Second, we’re positioned to continue to outperform the market just as we did this quarter and during the downturn. Our very strong operational performance helped up capitalize on the favorable macroeconomic trends that I just mentioned.

And third, we have a track record of translating this outperformance into shareholder value. But before I get into the details of the quarter, I want to take a moment to thank our employees for continuing their record of strong performance and productivity.

Their focus and their dedication enabled us to achieve our highest earnings since the downturn began. Now let me turn to the results and then Richard will take you through the financials. We’ll follow the slides that we’ve posted on our website and we’ll start with slide number four.

We generated our third consecutive quarter of income and our highest level of earnings since Q4 of our fiscal 2008. We also set a new record for sales volumes of ferrous metals for any second quarter in our history.

The results demonstrate that global demand for recycled metals remains broadly based. Its not just about China. Its about supplying steel makers in emerging economies around the world, from Thailand to Turkey. This was also a good quarter for our other businesses.

Our auto parts business generated record second quarter operating income and our steel manufacturing business which continued to face a very weak domestic market moved closer to break-even thanks to improved pricing, and cost containment programs.

Now, let’s go through the operating results for each of our businesses and we’ll start with our metals recycling business on slide six. This business accounted for more than 80% of our revenues and delivered an operating profit in the second quarter of $29 million, nearly double our first quarter results.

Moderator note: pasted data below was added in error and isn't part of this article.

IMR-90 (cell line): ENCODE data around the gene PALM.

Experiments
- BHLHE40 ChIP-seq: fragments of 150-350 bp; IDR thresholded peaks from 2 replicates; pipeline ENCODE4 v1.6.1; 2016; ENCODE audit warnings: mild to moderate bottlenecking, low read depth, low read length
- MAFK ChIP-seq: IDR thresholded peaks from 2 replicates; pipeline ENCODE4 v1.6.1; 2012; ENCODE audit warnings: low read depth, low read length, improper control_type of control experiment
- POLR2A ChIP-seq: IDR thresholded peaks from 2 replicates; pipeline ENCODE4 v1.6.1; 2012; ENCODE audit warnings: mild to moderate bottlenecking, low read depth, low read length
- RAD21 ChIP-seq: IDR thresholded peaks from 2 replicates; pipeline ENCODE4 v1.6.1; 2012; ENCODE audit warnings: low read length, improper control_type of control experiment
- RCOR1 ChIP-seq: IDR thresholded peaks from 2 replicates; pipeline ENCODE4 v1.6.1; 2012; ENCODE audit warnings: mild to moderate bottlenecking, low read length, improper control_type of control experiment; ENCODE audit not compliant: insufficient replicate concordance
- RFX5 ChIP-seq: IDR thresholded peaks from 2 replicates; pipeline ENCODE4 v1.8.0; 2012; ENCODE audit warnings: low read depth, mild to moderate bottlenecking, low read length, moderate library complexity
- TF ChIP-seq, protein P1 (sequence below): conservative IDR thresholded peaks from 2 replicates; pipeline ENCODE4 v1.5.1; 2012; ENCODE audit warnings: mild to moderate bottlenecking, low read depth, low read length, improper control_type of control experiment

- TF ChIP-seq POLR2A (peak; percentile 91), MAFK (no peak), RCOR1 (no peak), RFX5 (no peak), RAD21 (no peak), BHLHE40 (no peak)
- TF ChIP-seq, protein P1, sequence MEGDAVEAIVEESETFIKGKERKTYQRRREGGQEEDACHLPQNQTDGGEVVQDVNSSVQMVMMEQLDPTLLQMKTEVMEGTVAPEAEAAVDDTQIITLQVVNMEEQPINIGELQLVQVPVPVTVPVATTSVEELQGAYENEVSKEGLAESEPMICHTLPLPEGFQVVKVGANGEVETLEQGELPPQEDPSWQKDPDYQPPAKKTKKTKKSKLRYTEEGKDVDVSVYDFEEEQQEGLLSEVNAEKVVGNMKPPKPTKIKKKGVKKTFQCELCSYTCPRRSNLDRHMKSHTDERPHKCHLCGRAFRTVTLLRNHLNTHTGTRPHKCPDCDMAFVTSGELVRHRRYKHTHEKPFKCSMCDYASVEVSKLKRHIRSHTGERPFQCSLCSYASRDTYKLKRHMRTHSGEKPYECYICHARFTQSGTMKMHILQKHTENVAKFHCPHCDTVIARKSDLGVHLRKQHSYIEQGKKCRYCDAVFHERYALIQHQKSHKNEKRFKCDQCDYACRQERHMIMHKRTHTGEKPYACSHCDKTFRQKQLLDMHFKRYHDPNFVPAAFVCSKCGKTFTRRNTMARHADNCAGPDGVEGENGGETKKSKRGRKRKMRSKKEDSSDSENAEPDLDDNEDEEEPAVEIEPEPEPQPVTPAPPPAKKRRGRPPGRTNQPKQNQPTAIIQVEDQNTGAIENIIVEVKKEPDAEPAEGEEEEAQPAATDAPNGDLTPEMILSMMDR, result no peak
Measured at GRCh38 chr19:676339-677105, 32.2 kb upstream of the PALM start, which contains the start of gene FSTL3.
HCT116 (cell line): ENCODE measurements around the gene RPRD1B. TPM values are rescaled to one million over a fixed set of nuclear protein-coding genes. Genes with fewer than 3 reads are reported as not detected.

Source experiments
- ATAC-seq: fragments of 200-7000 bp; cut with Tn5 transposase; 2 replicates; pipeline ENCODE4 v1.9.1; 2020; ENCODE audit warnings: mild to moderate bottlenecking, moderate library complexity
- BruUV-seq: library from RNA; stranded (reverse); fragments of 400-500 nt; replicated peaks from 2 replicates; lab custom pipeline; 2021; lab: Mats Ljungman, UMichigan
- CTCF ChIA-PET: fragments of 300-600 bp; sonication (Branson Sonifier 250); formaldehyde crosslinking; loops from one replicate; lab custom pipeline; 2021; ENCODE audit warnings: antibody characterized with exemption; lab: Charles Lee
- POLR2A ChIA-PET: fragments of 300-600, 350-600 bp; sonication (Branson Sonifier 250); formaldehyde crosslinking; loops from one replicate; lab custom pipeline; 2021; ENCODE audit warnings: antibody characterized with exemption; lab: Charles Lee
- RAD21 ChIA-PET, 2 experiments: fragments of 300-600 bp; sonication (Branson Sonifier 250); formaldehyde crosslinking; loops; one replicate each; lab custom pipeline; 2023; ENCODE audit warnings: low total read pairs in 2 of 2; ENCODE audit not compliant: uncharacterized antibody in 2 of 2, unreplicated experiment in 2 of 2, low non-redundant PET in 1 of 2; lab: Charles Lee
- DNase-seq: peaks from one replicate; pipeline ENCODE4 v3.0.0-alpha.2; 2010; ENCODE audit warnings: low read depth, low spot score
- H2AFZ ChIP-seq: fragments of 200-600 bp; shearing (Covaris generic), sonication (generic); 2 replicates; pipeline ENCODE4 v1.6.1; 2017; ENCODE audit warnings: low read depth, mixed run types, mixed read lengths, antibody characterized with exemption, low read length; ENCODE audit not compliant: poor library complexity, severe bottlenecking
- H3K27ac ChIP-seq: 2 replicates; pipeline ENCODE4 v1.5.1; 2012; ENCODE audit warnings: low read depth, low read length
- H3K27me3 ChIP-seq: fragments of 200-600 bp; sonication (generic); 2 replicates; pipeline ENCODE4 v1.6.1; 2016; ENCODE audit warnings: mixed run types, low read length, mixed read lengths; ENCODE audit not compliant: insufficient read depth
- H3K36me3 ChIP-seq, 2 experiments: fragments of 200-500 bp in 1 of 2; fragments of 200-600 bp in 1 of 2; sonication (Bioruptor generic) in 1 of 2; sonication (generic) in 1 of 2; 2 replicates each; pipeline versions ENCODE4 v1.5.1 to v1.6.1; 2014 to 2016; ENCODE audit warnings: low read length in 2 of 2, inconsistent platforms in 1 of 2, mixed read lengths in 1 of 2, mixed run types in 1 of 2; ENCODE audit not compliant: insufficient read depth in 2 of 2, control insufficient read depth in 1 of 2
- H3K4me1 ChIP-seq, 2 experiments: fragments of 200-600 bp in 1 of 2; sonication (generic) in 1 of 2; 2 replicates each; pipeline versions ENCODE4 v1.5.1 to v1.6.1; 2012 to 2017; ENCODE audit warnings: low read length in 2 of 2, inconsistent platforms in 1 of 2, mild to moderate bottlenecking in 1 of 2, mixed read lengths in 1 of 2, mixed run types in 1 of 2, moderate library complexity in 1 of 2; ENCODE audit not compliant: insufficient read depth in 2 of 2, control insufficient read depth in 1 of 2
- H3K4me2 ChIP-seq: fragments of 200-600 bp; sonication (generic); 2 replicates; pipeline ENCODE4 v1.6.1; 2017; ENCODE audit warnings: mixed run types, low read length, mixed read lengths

We set a record, a record for second quarter ferrous sales volumes and exports accounted for 79% of those sales. We expanded our operating profit margins by 15% to $24.00 per ferrous tons, up from $21.00 in the first quarter. And lastly, we continued to maintain a steady intake of raw materials.

You can see the details of this performance starting on slide seven. Here on slide seven it shows that in the second quarter of 2010 our metals recycling revenues were essentially in line with the second quarter of fiscal 2007.

That’s important because that shows that we’re at the levels before the surge in demand and pricing occurred in 2008. And importantly we improved our operating margins quarter over quarter. We expanded these margins through improved productivity, through our continued focus on cost containment, and by optimizing the spread between our selling prices and the cost of acquiring raw materials.